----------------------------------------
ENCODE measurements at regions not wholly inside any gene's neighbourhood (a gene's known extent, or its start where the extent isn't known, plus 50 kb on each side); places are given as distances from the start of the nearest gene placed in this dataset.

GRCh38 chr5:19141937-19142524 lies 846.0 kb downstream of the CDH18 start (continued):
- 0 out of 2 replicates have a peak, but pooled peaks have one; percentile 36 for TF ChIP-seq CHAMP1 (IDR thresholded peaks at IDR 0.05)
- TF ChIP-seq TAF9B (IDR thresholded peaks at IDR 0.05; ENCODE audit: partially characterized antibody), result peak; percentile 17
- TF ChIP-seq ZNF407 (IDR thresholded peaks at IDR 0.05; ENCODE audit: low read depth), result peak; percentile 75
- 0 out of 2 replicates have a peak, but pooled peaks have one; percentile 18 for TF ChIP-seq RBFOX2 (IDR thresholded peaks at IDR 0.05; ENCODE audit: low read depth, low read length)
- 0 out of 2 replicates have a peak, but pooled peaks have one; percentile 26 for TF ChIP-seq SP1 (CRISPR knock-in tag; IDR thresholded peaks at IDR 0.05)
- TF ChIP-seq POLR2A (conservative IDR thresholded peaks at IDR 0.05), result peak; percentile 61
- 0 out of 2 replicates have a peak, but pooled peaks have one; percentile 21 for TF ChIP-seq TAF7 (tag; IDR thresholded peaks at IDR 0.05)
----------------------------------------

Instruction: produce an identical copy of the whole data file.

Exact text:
ENCODE measurements at regions not wholly inside any gene's neighbourhood (a gene's known extent, or its start where the extent isn't known, plus 50 kb on each side); places are given as distances from the start of the nearest gene placed in this dataset.

GRCh38 chr5:19141937-19142524 lies 846.0 kb downstream of the CDH18 start (continued):
- 0 out of 2 replicates have a peak, but pooled peaks have one; percentile 36 for TF ChIP-seq CHAMP1 (IDR thresholded peaks at IDR 0.05)
- TF ChIP-seq TAF9B (IDR thresholded peaks at IDR 0.05; ENCODE audit: partially characterized antibody), result peak; percentile 17
- TF ChIP-seq ZNF407 (IDR thresholded peaks at IDR 0.05; ENCODE audit: low read depth), result peak; percentile 75
- 0 out of 2 replicates have a peak, but pooled peaks have one; percentile 18 for TF ChIP-seq RBFOX2 (IDR thresholded peaks at IDR 0.05; ENCODE audit: low read depth, low read length)
- 0 out of 2 replicates have a peak, but pooled peaks have one; percentile 26 for TF ChIP-seq SP1 (CRISPR knock-in tag; IDR thresholded peaks at IDR 0.05)
- TF ChIP-seq POLR2A (conservative IDR thresholded peaks at IDR 0.05), result peak; percentile 61
- 0 out of 2 replicates have a peak, but pooled peaks have one; percentile 21 for TF ChIP-seq TAF7 (tag; IDR thresholded peaks at IDR 0.05)